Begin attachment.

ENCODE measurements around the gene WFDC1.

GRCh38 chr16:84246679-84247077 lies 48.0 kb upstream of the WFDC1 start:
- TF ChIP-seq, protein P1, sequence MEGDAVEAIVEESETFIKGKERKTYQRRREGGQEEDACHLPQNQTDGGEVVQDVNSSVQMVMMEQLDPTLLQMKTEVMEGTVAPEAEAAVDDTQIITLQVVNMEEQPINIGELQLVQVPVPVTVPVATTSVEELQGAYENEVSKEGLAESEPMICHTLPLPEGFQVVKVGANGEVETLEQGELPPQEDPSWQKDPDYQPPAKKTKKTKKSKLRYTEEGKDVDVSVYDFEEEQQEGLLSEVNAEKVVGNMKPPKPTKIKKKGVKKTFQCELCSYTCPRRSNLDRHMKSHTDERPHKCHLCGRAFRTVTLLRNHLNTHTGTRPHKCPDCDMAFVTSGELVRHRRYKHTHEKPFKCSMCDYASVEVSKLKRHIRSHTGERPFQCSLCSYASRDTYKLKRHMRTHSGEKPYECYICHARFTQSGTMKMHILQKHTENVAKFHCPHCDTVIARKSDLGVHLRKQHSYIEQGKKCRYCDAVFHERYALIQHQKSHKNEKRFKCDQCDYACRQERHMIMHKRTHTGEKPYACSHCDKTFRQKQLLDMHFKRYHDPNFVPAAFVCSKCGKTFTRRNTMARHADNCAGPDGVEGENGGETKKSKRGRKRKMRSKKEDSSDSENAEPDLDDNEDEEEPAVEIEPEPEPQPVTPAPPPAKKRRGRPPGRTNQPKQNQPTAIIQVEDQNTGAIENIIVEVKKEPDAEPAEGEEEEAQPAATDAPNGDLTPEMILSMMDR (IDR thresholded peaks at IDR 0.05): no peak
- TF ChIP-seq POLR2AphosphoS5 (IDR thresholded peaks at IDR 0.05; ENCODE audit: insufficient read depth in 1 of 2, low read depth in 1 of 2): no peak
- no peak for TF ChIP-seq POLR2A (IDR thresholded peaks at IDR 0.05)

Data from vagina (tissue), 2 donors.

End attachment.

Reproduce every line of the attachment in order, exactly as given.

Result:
ENCODE measurements around the gene WFDC1.

GRCh38 chr16:84246679-84247077 lies 48.0 kb upstream of the WFDC1 start:
- TF ChIP-seq, protein P1, sequence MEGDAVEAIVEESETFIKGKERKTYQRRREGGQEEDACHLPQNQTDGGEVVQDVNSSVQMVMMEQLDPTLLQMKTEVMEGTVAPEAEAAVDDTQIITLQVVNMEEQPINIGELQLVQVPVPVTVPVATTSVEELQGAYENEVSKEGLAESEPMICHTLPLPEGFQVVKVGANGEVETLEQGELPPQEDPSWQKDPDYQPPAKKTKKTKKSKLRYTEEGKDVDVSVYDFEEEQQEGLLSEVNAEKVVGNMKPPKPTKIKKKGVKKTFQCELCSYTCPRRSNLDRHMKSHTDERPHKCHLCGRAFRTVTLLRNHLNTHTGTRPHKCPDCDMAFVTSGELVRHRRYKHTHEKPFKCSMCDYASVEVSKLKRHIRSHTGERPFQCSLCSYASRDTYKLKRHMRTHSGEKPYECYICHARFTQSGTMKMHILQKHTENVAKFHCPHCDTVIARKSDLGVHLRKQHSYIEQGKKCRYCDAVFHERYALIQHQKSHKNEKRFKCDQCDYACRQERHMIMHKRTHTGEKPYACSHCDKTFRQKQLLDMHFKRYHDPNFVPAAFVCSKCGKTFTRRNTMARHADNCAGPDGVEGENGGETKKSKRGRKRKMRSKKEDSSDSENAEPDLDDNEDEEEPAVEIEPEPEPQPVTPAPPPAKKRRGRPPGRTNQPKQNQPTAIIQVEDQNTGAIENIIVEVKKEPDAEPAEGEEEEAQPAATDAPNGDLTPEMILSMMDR (IDR thresholded peaks at IDR 0.05): no peak
- TF ChIP-seq POLR2AphosphoS5 (IDR thresholded peaks at IDR 0.05; ENCODE audit: insufficient read depth in 1 of 2, low read depth in 1 of 2): no peak
- no peak for TF ChIP-seq POLR2A (IDR thresholded peaks at IDR 0.05)

Data from vagina (tissue), 2 donors.